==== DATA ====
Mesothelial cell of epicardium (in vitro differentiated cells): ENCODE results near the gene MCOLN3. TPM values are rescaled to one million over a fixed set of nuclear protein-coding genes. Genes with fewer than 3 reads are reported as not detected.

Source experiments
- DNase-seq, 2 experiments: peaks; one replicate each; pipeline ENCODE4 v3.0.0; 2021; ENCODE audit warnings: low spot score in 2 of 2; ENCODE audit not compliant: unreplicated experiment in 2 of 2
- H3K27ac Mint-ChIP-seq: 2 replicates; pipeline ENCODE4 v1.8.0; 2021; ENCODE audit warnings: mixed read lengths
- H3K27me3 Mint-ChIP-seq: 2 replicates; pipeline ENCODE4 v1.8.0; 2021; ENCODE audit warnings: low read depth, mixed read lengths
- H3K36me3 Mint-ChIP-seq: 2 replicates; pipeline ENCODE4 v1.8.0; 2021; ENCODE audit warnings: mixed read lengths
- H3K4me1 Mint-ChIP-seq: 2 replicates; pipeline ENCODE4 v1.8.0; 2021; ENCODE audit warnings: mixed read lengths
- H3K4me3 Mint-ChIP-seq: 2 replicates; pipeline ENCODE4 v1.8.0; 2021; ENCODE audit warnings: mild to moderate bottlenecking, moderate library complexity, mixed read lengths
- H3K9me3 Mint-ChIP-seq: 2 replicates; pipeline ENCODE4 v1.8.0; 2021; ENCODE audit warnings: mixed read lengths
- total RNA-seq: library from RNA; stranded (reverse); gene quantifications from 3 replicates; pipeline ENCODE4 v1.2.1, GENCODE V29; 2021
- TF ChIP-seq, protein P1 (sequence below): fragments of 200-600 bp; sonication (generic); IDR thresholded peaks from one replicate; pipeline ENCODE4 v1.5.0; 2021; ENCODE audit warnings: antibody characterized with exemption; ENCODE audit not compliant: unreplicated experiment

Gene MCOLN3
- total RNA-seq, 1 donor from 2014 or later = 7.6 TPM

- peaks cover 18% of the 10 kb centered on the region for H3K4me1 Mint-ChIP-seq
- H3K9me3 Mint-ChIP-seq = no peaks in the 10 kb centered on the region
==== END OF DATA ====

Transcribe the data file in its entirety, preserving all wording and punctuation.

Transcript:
Mesothelial cell of epicardium (in vitro differentiated cells): ENCODE results near the gene MCOLN3. TPM values are rescaled to one million over a fixed set of nuclear protein-coding genes. Genes with fewer than 3 reads are reported as not detected.

Source experiments
- DNase-seq, 2 experiments: peaks; one replicate each; pipeline ENCODE4 v3.0.0; 2021; ENCODE audit warnings: low spot score in 2 of 2; ENCODE audit not compliant: unreplicated experiment in 2 of 2
- H3K27ac Mint-ChIP-seq: 2 replicates; pipeline ENCODE4 v1.8.0; 2021; ENCODE audit warnings: mixed read lengths
- H3K27me3 Mint-ChIP-seq: 2 replicates; pipeline ENCODE4 v1.8.0; 2021; ENCODE audit warnings: low read depth, mixed read lengths
- H3K36me3 Mint-ChIP-seq: 2 replicates; pipeline ENCODE4 v1.8.0; 2021; ENCODE audit warnings: mixed read lengths
- H3K4me1 Mint-ChIP-seq: 2 replicates; pipeline ENCODE4 v1.8.0; 2021; ENCODE audit warnings: mixed read lengths
- H3K4me3 Mint-ChIP-seq: 2 replicates; pipeline ENCODE4 v1.8.0; 2021; ENCODE audit warnings: mild to moderate bottlenecking, moderate library complexity, mixed read lengths
- H3K9me3 Mint-ChIP-seq: 2 replicates; pipeline ENCODE4 v1.8.0; 2021; ENCODE audit warnings: mixed read lengths
- total RNA-seq: library from RNA; stranded (reverse); gene quantifications from 3 replicates; pipeline ENCODE4 v1.2.1, GENCODE V29; 2021
- TF ChIP-seq, protein P1 (sequence below): fragments of 200-600 bp; sonication (generic); IDR thresholded peaks from one replicate; pipeline ENCODE4 v1.5.0; 2021; ENCODE audit warnings: antibody characterized with exemption; ENCODE audit not compliant: unreplicated experiment

Gene MCOLN3
- total RNA-seq, 1 donor from 2014 or later = 7.6 TPM

- peaks cover 18% of the 10 kb centered on the region for H3K4me1 Mint-ChIP-seq
- H3K9me3 Mint-ChIP-seq = no peaks in the 10 kb centered on the region